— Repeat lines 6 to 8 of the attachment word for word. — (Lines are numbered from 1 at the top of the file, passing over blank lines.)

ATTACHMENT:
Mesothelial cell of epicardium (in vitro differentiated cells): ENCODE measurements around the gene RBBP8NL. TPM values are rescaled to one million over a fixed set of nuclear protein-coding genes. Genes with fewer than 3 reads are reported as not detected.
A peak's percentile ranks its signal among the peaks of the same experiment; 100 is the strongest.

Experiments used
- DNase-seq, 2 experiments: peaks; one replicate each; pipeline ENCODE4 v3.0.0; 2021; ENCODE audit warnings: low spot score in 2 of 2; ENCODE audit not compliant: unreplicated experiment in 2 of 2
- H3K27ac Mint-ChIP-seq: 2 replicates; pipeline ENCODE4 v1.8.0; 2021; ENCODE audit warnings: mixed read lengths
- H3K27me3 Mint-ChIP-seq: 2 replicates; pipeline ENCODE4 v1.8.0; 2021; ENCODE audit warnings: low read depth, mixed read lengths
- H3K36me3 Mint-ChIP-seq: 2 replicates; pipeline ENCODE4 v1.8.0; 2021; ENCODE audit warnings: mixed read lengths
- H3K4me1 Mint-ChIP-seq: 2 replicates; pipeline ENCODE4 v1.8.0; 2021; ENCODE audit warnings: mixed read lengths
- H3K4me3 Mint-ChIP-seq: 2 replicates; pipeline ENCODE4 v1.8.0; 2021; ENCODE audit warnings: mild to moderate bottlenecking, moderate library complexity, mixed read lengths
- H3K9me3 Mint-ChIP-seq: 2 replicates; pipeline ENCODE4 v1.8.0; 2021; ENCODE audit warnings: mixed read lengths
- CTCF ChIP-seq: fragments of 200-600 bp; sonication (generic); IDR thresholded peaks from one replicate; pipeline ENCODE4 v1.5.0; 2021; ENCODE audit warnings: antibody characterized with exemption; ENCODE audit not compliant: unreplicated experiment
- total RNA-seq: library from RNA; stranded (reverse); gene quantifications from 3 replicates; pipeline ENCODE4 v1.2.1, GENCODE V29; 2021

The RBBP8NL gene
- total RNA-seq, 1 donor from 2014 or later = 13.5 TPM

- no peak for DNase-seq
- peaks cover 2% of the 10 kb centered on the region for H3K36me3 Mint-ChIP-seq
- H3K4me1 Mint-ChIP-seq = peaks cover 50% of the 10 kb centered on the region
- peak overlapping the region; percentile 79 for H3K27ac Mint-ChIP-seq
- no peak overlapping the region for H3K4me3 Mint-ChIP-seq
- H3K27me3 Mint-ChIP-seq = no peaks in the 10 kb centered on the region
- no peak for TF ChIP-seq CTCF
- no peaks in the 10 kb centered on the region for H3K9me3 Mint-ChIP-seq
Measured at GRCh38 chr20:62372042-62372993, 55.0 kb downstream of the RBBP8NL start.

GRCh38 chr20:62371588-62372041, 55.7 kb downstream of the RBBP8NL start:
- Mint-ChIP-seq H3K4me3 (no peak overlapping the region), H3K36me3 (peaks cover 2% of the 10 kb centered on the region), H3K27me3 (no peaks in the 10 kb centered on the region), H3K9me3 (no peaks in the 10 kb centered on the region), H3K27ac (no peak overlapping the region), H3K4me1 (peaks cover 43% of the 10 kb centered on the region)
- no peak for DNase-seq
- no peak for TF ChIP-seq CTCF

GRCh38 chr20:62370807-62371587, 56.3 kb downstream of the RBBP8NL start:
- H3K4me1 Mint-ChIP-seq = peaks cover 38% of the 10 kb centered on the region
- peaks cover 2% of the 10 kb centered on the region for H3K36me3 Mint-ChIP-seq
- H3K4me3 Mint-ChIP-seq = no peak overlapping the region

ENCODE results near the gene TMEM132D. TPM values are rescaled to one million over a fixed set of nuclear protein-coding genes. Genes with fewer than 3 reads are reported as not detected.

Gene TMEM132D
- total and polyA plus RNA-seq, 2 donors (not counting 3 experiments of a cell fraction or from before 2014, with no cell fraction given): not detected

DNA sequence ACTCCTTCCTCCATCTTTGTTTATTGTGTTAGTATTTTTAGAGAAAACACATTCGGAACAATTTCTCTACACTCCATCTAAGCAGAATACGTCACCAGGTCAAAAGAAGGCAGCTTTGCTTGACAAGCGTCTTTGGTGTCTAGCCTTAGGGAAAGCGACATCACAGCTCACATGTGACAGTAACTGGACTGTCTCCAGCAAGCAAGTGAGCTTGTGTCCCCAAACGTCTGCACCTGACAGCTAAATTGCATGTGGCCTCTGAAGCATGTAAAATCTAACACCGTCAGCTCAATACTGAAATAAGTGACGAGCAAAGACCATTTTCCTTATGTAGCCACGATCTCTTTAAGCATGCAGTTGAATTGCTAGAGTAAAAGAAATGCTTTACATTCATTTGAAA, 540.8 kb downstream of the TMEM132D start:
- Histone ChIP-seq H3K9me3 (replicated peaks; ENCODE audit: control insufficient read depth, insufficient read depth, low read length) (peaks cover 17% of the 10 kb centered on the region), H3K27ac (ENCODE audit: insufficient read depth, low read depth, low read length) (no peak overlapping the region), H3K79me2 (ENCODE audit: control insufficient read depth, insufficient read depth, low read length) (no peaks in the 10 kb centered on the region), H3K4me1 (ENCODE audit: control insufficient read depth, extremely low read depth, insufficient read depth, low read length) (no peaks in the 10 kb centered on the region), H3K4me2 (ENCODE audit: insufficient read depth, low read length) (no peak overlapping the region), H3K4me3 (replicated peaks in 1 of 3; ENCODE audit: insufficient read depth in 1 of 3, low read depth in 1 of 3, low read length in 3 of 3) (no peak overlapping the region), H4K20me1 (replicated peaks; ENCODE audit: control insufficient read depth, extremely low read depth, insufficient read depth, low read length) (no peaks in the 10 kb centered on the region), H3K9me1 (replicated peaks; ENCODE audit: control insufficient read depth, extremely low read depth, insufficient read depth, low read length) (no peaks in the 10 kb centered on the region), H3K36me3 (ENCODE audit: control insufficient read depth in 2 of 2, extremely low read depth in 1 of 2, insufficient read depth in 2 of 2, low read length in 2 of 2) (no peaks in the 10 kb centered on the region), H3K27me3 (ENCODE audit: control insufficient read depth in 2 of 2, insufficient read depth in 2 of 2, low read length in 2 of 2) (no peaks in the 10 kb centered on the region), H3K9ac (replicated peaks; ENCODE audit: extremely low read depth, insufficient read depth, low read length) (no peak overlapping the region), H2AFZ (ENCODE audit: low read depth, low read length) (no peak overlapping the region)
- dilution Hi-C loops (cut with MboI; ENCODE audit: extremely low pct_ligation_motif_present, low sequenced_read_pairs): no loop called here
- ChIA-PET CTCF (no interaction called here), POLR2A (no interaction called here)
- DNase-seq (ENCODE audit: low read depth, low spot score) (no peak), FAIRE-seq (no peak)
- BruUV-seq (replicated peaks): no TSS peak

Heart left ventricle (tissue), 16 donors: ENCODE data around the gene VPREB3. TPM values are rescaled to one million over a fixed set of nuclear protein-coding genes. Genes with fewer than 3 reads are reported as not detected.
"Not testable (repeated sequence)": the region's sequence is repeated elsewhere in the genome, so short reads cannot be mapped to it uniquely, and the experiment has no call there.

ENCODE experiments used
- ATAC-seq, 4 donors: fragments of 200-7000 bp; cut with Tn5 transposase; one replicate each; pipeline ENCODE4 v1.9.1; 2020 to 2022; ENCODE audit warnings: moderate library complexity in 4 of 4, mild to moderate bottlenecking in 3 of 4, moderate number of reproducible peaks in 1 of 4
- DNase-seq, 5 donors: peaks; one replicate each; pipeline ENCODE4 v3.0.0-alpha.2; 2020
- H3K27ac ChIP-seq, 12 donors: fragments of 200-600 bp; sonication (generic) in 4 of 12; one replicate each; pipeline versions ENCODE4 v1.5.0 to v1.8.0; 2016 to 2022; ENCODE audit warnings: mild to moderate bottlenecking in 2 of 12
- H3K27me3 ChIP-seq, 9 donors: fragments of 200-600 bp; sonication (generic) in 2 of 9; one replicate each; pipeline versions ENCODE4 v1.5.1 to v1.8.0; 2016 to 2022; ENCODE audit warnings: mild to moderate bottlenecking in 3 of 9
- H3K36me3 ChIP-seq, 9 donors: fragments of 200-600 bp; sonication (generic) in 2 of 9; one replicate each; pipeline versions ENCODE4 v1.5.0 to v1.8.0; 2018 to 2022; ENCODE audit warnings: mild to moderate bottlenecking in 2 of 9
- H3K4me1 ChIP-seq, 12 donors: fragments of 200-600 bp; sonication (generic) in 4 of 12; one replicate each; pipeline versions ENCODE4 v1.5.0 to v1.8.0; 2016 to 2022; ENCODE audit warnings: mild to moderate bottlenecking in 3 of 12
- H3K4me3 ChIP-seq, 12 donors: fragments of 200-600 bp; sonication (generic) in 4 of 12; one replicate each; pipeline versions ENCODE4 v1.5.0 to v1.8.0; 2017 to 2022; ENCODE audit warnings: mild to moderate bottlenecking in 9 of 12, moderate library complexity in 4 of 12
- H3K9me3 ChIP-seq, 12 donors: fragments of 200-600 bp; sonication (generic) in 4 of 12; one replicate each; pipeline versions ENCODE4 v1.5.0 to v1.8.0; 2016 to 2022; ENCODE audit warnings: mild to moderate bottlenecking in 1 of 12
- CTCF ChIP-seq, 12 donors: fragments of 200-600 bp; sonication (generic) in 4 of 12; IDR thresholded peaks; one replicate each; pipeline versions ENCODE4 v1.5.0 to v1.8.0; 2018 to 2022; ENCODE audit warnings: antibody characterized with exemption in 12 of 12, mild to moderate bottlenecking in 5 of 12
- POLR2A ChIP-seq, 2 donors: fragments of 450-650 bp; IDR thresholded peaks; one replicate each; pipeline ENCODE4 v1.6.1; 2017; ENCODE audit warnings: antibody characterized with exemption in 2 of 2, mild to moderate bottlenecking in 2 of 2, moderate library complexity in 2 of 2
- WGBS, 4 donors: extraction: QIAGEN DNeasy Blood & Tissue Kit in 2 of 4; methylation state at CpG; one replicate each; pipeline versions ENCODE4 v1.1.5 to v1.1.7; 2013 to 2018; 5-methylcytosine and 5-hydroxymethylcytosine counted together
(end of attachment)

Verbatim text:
- H3K27me3 Mint-ChIP-seq: 2 replicates; pipeline ENCODE4 v1.8.0; 2021; ENCODE audit warnings: low read depth, mixed read lengths
- H3K36me3 Mint-ChIP-seq: 2 replicates; pipeline ENCODE4 v1.8.0; 2021; ENCODE audit warnings: mixed read lengths
- H3K4me1 Mint-ChIP-seq: 2 replicates; pipeline ENCODE4 v1.8.0; 2021; ENCODE audit warnings: mixed read lengths